Bayer didn't warn of Trasylol's possible side effects, suit claims

Kelly Holleran Aug. 31, 2009, 9:42am

A man and woman have filed a suit against Bayer, alleging they were not warned of possible side effects in a drug used to control bleeding in coronary artery bypass grafting.

Don Juan Brown and Jean N. Snyder claim their use of Trasylol led to renal damage, renal insufficiency and multi-system organ failure.

Trasylol, which was approved by the FDA in 1993, is usually supplied as a colorless, sterile isotomic solution that is administered through an IV during coronary artery bypass grafting, according to the complaint filed Aug. 20 in St. Clair County Circuit Court.

"Trasylol is indicated for prophylactic use to reduce perioperative blood loss and the need for blood transfusion in patients undergoing cardiopulmonary bypass in the course of CABG procedures," the suit states. "The effects of Trasylol use in cardiopulmonary bypass surgery involve a reduction in inflammatory response, which translates into a decreased need for allogenic blood transfusions and reduced bleeding."

When Trasylol first appeared on the market, it included a warning about possible anaphylactic reactions, which are increased when patients have been exposed to aprotinin prior to their Trasylol use, the complaint says.

However, it provided no warnings about its link to renal toxicity, which was first revealed in an online "Transfusion" article dated Jan. 20, 2006, according to the complaint.

Another study was published in the "New England Journal of Medicine" on Jan. 26, 2006, reporting Trasylol's association with serious renal toxicity and ischemic events, the suit states.

The FDA began to evaluate the studies, and during its assessment, issued a warning to physicians to monitor patients for toxicity.

After a 19-member advisory panel studied the matter, it recommended to the FDA that Bayer's warnings on Trasylol did not need to be strengthened, the complaint says.

But just days after the panel's recommendation, a professor at Harvard's School of Public Health contacted the FDA about a 67,000 patient study he helped to perform at Bayer's request. The study confirmed that Trasylol increased the risk of renal failure, heart attack and stroke, Brown and Snyder claim. In addition, it suggests that patients who receive Trasylol are at an increased risk of death, kidney failure and congestive heart failure.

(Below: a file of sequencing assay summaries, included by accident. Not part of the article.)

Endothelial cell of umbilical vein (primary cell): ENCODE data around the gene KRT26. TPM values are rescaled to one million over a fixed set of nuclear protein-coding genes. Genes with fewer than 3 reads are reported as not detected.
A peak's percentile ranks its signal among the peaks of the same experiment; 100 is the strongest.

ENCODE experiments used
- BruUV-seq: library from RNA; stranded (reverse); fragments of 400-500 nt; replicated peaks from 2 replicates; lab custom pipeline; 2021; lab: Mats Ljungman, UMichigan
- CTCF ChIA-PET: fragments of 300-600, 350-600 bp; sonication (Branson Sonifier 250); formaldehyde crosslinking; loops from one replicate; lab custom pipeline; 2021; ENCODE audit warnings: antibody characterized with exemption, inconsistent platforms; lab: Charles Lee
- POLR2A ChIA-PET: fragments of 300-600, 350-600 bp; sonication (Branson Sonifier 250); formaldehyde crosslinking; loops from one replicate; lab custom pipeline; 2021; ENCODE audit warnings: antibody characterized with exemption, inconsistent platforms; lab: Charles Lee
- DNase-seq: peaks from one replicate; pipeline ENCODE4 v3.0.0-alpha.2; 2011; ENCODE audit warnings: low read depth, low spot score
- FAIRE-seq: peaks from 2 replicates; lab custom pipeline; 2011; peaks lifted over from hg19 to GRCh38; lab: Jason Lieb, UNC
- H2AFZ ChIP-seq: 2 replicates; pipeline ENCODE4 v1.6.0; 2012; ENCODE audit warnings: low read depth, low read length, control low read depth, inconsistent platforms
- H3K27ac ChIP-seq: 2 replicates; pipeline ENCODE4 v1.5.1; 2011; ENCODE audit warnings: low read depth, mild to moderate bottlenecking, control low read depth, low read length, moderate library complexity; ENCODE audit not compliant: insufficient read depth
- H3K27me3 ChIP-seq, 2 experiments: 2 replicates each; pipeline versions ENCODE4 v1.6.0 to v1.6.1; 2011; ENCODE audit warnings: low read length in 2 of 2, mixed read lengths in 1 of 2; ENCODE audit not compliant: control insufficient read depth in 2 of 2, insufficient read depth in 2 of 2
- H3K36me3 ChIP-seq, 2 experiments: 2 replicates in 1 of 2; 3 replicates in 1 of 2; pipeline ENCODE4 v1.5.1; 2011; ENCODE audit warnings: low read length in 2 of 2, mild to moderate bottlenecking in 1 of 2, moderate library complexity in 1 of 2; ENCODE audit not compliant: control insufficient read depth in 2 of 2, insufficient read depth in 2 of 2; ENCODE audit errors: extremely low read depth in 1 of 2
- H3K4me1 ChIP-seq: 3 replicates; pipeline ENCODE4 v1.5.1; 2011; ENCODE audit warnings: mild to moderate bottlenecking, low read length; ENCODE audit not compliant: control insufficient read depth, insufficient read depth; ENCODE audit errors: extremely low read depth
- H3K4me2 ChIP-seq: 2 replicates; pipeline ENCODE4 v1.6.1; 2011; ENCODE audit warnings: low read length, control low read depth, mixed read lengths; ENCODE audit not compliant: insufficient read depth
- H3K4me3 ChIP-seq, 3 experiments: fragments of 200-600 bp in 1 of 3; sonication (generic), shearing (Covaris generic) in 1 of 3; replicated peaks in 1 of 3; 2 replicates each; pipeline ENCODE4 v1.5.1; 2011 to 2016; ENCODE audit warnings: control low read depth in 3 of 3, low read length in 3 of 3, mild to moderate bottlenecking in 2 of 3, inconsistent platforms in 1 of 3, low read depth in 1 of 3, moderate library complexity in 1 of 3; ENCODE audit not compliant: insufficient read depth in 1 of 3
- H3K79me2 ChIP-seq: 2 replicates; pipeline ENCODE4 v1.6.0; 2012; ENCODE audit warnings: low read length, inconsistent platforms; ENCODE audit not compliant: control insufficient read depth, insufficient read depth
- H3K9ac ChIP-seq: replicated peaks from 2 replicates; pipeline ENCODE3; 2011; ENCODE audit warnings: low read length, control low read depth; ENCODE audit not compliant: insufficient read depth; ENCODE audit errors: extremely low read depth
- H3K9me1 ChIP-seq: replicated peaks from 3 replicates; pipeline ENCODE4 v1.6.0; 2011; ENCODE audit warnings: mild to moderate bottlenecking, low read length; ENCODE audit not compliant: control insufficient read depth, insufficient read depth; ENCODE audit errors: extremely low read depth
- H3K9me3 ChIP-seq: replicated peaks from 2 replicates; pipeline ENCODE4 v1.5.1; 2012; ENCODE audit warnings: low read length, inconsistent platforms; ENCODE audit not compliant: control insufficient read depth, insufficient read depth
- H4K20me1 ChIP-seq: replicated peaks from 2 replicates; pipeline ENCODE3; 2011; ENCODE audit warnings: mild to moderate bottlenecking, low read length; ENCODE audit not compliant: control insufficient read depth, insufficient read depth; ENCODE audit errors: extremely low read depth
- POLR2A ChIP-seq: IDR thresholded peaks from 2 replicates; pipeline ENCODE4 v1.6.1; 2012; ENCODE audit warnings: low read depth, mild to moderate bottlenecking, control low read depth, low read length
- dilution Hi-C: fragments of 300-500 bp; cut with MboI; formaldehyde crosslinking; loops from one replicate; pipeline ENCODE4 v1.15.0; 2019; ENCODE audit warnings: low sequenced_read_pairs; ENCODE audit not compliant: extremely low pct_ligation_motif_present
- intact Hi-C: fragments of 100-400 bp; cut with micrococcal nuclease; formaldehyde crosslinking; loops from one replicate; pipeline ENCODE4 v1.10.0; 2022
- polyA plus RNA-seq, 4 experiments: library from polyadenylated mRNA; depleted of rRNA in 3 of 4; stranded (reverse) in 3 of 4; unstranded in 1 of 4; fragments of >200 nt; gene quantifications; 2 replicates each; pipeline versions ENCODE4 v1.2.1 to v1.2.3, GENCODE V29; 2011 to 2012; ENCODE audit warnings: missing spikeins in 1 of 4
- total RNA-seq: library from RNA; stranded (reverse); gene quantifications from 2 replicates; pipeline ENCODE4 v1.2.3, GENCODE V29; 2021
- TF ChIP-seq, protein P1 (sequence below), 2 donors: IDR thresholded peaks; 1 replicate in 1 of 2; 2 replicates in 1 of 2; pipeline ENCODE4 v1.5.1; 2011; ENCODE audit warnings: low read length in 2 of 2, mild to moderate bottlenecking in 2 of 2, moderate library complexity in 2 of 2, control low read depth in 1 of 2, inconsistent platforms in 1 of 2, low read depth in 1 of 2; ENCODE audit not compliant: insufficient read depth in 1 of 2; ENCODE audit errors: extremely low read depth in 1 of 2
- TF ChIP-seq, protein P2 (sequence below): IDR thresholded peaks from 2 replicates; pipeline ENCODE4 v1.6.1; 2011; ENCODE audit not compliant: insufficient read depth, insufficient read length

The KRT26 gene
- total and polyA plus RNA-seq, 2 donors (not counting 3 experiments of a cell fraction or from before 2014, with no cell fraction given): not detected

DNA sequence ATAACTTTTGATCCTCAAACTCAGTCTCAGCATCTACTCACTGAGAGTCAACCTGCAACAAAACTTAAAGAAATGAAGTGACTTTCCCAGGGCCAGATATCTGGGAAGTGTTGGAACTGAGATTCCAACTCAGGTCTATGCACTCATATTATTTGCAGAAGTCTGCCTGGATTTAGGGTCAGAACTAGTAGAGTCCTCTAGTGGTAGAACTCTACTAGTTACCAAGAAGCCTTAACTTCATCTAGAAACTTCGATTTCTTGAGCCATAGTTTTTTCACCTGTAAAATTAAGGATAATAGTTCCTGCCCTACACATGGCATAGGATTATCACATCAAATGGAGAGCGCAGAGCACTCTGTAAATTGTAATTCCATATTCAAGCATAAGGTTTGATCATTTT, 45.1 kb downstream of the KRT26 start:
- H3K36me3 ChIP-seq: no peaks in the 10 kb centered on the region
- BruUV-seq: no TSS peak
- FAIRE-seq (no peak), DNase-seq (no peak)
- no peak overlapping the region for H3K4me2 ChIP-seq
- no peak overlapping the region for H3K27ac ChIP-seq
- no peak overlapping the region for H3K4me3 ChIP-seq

Bayer knew of the study and its results, but failed to disclose the data to the FDA, according to the complaint.

Finally, on Dec. 15, 2006, the FDA approved revised labeling for Trasylol that specifies the drug should be given only to patients who are at an increased risk for blood loss and blood transfusion. The label also includes a warning that Trasylol increases the risk for kidney damage, according to the complaint.

Since Trasylol's approval, 4.3 million patients have been subjected to the potentially lethal drug, Brown and Snyder claim. In 2005 alone, Trasylol generated about $293 million in sales, the complaint says.

Because of their exposure to Trasylol, Brown and Snyder say they have suffered anxiety, distress, fear, pain, suffering and depression. In addition, their ability to enjoy life has greatly decreased, they sustained a loss of earnings and have incurred medical expenses, the suit states.

In the 12-count suit, Brown and Snyder allege defective design, strict product liability, intentional infliction of emotional distress, common law fraud, negligence and negligent misrepresentation.

They are seeking a judgment of more than $1.2 million, plus costs and other relief the court deems just.

They will be represented by John J. Driscoll of Driscoll and Cueto in St. Louis and by Christopher Cueto of Driscoll and Cueto in Belleville and by Robert L. Salim of Natchitoches, La.

St. Clair County Circuit Court case number: 09-L-439.

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